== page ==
Many technologies can improve the energy efficiency of the electricity transmission process. One of them is using superconducting cables which reduce energy losses to a minimal level.
The IEC has published a brand new standard which promotes a unified approach for cable manufacturers. IEC 63075 specifies tests methods for superconducting alternating current (AC) cables. The forward-looking document is published by IEC Technical Committee (TC) 20.
Superconductors are materials which generate minimal energy losses when transmitting electrical power. Superconductivity occurs at extremely low temperatures and superconducting cables use liquid nitrogen as a coolant. The experts involved are dealing with temperatures ranging from 65 K to 80 K (-208 °C to -193 °C).
As a result of their energy-efficiency, these cables can be considered as an attractive option to replace conventional cables. They are also lighter and more compact, making them easier to install. One of the drawbacks is that they cannot be used over long distances because of the problems implicit in supplying the nitrogen they require for cooling purposes. They are also more expensive to manufacture than conventional cables.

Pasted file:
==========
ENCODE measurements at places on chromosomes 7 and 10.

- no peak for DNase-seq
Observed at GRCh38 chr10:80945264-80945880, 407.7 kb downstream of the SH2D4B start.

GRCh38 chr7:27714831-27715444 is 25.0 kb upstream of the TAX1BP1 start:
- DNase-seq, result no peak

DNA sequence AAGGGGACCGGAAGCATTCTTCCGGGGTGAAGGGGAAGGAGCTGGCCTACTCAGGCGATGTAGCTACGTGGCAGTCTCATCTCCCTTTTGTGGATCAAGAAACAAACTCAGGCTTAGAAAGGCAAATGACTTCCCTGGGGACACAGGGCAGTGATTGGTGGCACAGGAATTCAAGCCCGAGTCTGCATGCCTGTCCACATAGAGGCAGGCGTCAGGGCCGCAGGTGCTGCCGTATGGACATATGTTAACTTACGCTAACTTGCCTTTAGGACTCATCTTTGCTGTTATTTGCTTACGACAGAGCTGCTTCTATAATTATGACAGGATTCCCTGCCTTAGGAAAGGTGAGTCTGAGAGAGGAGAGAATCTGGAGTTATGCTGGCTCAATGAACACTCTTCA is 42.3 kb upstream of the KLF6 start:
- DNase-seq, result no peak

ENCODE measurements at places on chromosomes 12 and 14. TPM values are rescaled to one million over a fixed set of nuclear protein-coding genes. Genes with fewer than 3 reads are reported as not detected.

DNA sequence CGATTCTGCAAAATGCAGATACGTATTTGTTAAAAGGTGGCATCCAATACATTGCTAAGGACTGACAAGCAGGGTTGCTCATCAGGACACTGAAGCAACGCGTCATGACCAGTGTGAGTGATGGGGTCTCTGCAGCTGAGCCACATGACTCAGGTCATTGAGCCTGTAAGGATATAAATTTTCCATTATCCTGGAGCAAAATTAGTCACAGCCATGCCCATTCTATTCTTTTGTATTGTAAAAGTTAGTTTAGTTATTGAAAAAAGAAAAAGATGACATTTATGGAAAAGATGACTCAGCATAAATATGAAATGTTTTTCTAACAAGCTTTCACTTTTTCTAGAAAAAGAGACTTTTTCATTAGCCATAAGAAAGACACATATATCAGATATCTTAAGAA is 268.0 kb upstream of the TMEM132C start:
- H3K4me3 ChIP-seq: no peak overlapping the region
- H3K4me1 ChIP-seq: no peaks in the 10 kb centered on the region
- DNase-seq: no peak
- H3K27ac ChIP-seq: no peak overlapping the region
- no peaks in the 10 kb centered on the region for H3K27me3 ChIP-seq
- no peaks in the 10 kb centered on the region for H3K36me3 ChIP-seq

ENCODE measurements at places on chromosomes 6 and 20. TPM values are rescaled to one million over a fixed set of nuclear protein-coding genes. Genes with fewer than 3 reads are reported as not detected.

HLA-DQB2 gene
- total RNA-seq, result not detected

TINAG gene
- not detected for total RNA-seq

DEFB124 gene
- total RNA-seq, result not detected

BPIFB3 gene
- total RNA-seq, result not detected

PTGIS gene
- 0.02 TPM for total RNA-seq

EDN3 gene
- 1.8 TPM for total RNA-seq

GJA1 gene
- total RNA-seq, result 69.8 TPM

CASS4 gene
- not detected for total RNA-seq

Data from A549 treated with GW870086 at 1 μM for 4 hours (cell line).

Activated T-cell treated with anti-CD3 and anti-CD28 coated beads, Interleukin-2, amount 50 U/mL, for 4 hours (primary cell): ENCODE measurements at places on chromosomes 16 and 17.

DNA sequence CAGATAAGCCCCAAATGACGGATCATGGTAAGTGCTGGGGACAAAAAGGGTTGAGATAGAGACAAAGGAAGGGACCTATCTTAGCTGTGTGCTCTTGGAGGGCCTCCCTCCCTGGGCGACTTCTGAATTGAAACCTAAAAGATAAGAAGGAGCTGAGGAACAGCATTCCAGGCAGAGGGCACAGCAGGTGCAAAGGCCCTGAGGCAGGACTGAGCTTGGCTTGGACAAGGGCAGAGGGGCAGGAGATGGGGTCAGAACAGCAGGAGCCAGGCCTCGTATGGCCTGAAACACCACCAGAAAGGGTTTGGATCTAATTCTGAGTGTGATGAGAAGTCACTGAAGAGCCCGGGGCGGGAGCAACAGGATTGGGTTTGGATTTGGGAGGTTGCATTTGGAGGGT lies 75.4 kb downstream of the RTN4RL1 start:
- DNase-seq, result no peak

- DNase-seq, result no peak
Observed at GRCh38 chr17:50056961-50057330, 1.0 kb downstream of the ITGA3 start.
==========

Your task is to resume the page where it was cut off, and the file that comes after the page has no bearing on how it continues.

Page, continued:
On the other hand, their smaller dimensions and energy-efficient properties make them ideally suited for high-load centres, such as cities or dense business areas. A number of demonstration projects have already been successfully set up, in China, Japan, South Korea, Germany, the Netherlands, Russia and the US.
An example is the Ampacity project in Essen, Germany, where a medium voltage superconducting cable was used. The project linked two Essen substations with a 1 km-long cable. The analysis of the trial was published in a report issued during the summer of 2017. One of its main findings was that the technology was mature enough to operate under real grid conditions.
IEC 63075 defines a wide number of tests for cables both before and after installation. They include voltage, bending and thermal cycle tests and heat invasion of cryostat.
The new standard is the result of the work of experts from two IEC TCs, IEC TC 20: Electric cables, and IEC TC 90: Superconductivity. “Several members of the project team which developed the standard were also active in different TC 90 working groups. TC 90 took the initiative to develop the standard and TC 20 then took over as the standard is specifically related to cables,” explains Dr Mark Stemmle, who heads the IEC TC 20 project team.